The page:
The obligations of a liability insurance company under a policy provision requiring it to defend an action brought against the insured by a third party is to be determined by the allegations of the complaint made against the insured.[1]Minnesota Elec. Distr. Co. v. U. S. F. & G. Co., 173 Minn. 114, 216 N.W. 784 (1927). The only question for decision is whether the injury alleged can be said to have been covered by the language of the policy.

Appellants argue that the injury was "caused by accident" within the meaning of the policy because the injury was an accident from the point of view of the passenger, and, alternatively, because the injury was an accident from the point of view of the employer.

1. A preliminary question in the interpretation of the insurance contract is whether an action for false arrest alleges "bodily injury, sickness or disease" within the meaning of the insurance contract. A false arrest ordinarily results in damages by reason of mental anguish and injury to one's right to personal liberty rather than physical harm. Because the issue has not been litigated, we decline to reach it, but the language of the policy demonstrates, at the outset, the likelihood that the policy was not intended to reimburse the insured for injuries of the sort alleged in the complaint.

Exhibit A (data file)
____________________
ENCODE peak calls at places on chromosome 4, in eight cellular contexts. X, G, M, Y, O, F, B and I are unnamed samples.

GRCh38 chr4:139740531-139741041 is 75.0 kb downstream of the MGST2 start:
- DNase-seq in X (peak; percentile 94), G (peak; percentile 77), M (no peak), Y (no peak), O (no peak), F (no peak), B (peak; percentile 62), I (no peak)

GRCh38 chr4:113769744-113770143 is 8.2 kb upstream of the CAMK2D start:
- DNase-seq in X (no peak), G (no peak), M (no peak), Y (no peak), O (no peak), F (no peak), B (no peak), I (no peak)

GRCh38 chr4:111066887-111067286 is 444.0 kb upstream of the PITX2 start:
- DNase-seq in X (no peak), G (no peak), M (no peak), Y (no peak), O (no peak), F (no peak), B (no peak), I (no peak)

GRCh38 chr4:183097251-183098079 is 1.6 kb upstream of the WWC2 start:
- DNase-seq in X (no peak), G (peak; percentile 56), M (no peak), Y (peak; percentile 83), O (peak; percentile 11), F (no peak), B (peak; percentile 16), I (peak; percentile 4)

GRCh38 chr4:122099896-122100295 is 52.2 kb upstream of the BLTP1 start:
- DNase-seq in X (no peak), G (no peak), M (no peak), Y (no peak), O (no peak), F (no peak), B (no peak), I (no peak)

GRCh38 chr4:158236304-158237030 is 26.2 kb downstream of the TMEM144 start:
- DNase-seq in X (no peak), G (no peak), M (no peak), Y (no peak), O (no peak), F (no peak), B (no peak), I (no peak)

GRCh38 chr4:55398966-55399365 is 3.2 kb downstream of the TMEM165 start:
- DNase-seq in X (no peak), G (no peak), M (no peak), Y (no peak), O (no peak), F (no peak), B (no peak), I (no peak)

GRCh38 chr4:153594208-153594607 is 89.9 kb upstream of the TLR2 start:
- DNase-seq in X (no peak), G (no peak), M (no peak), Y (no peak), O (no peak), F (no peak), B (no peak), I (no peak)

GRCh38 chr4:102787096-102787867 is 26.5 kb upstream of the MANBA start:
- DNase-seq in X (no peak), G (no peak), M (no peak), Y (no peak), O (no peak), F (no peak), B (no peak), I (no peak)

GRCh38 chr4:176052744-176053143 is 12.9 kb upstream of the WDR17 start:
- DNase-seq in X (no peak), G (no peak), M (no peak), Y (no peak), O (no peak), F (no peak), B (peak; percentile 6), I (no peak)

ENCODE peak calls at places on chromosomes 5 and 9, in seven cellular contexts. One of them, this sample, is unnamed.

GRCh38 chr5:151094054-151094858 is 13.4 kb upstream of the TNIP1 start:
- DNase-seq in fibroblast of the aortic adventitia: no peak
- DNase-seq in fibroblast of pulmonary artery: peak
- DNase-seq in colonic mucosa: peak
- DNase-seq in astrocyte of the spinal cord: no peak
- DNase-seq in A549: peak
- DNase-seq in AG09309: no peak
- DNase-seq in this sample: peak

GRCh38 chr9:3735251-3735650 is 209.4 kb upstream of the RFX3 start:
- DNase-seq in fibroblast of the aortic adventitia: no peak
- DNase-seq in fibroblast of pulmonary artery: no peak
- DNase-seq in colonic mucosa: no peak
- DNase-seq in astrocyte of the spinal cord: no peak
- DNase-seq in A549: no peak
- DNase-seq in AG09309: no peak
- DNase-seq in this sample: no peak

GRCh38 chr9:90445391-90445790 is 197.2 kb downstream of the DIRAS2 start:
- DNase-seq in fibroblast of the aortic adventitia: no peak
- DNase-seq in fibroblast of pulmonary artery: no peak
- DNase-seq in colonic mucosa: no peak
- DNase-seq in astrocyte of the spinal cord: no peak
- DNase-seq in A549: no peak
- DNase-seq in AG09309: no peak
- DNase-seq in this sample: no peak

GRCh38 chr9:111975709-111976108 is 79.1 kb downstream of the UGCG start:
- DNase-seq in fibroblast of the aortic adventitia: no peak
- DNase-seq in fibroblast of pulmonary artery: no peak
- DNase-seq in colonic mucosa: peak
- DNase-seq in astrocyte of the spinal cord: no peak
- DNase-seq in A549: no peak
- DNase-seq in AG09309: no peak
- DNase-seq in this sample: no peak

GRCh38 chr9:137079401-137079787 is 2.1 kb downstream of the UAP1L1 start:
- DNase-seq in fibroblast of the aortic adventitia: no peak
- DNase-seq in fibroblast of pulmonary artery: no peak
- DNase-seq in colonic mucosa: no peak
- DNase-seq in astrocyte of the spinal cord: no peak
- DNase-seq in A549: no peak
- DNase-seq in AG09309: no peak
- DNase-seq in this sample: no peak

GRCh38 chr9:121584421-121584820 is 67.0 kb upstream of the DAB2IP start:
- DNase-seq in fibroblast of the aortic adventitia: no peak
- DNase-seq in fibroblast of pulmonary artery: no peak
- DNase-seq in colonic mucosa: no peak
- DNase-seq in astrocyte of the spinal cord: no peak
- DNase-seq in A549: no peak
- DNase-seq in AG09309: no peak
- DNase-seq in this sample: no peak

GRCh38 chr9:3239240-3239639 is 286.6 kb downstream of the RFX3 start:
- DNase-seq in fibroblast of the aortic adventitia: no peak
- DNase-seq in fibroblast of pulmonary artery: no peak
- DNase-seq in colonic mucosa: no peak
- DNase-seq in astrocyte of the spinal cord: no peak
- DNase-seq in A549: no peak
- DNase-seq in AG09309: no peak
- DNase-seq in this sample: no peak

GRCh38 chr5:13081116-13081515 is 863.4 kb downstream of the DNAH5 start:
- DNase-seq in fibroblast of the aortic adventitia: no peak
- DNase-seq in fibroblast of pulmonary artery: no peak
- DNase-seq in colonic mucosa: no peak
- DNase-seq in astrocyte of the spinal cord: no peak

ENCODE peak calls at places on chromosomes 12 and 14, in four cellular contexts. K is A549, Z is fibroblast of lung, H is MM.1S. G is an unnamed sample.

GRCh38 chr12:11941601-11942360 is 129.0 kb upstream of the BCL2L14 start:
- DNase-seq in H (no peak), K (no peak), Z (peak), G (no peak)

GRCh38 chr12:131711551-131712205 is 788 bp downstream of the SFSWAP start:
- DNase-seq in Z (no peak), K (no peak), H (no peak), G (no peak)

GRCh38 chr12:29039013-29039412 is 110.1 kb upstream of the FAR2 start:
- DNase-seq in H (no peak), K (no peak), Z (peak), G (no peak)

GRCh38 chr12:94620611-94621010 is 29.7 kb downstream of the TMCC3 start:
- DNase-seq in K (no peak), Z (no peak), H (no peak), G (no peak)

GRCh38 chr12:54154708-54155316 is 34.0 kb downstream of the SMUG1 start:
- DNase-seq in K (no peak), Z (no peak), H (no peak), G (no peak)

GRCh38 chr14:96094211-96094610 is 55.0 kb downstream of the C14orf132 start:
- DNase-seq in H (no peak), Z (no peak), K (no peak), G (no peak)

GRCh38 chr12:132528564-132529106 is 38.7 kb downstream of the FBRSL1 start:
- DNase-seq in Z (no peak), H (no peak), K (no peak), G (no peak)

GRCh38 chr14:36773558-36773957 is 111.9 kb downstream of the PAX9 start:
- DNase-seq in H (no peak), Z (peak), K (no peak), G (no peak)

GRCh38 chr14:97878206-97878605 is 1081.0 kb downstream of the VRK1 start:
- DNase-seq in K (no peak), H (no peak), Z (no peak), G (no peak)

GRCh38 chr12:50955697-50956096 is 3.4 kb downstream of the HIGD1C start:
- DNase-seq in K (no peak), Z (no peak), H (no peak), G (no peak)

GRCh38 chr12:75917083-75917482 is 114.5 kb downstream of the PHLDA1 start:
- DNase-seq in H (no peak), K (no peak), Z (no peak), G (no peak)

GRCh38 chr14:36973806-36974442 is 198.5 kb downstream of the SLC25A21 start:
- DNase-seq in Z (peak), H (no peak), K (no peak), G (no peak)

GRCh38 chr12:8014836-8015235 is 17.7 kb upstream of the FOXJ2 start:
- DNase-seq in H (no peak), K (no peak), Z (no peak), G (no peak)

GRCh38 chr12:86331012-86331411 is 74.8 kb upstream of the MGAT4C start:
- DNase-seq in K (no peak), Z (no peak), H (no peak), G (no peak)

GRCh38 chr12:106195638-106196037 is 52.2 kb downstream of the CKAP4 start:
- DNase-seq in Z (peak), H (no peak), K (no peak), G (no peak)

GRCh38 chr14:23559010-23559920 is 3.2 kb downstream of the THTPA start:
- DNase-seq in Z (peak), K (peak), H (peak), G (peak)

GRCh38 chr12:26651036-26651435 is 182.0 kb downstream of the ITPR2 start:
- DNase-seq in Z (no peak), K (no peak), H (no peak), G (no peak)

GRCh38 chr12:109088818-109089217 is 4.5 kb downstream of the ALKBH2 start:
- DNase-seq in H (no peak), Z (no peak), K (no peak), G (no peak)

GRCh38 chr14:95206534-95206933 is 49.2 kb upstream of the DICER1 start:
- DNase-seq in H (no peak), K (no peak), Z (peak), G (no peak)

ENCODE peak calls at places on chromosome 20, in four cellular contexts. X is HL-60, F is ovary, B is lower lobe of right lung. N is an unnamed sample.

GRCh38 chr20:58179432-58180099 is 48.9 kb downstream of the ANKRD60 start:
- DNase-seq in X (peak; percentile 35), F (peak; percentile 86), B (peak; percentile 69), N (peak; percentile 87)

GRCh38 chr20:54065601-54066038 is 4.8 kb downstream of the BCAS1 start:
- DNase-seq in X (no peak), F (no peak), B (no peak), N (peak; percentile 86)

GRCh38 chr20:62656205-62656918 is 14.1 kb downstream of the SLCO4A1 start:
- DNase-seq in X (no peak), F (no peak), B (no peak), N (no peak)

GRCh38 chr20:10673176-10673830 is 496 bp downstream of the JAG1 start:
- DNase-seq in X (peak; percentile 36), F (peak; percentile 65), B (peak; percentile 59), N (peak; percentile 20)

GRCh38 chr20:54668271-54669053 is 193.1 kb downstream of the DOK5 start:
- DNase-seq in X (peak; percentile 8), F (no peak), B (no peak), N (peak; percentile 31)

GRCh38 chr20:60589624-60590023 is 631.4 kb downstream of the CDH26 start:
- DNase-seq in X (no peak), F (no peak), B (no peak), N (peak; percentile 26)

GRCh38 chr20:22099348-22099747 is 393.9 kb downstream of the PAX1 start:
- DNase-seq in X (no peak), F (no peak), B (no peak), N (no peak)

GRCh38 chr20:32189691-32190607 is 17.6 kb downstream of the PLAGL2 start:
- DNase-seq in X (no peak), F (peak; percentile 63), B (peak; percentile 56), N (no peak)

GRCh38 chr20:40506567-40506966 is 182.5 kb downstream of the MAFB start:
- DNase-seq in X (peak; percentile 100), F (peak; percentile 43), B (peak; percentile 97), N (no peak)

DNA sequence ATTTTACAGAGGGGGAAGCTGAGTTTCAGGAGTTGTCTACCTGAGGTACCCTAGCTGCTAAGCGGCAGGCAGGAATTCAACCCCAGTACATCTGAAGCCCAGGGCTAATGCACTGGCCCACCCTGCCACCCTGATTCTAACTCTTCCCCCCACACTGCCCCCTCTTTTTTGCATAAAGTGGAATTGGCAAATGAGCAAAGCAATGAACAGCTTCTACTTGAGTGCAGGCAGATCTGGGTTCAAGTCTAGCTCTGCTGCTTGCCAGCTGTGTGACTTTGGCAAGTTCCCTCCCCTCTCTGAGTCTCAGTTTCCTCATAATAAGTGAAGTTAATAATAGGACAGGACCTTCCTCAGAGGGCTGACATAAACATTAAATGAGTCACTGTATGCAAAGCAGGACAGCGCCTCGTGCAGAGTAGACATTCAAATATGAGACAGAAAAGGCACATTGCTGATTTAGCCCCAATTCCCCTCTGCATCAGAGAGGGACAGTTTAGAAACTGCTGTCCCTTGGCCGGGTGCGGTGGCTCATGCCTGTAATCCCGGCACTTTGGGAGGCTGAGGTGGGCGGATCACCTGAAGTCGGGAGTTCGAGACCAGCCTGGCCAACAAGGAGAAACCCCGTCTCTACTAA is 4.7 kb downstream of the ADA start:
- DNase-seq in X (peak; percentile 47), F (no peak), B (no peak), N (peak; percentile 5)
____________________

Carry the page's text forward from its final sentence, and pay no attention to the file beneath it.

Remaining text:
2. The interpretation of the language "caused by accident" was for years a source of litigation on the question of whether such language included the intentional tort of battery. See, generally, Farbstein and Stillman, Insurance for the Commission of Intentional Torts, 20 Hastings L.Rev. 1219; Annotation, 33 A.L.R.2d 1027. As a result of the ambiguity which resulted, language has been included during the last 30 years in most standard policies, including this one, to the effect that "assault and battery shall be deemed an accident unless committed by or at the direction of the named insured." National Bureau of Casualty Underwriters, Standard Provisions for General Liability Policies (1935).

Appellants in this case invite us to employ the same techniques first used to include *582 assault and battery within the contract language for the purpose of now including false arrest within that language. We decline to do so because such an interpretation does violence to the plain meaning of the contract language, and because our case law in the past offers no support for such an interpretation.

3. Consistent with its plain meaning, we have interpreted the language "caused by accident" in an automobile liability policy to refer to injury "caused by an unexpected happening without intention or design." Weis v. State Farm Mutual, 242 Minn. 141, 144, 64 N.W.2d 366, 368 (1954). Accordingly, in Weis we denied coverage under similar policy language to an insured who had intentionally rammed the car of another driver. Similarly, in Langford Elec. Co. v. Employers Mutual Ind. Corp., 210 Minn. 289, 297 N.W. 843 (1941), this court refused to interpret an intentional trespass by the insured as creating a loss caused by accident.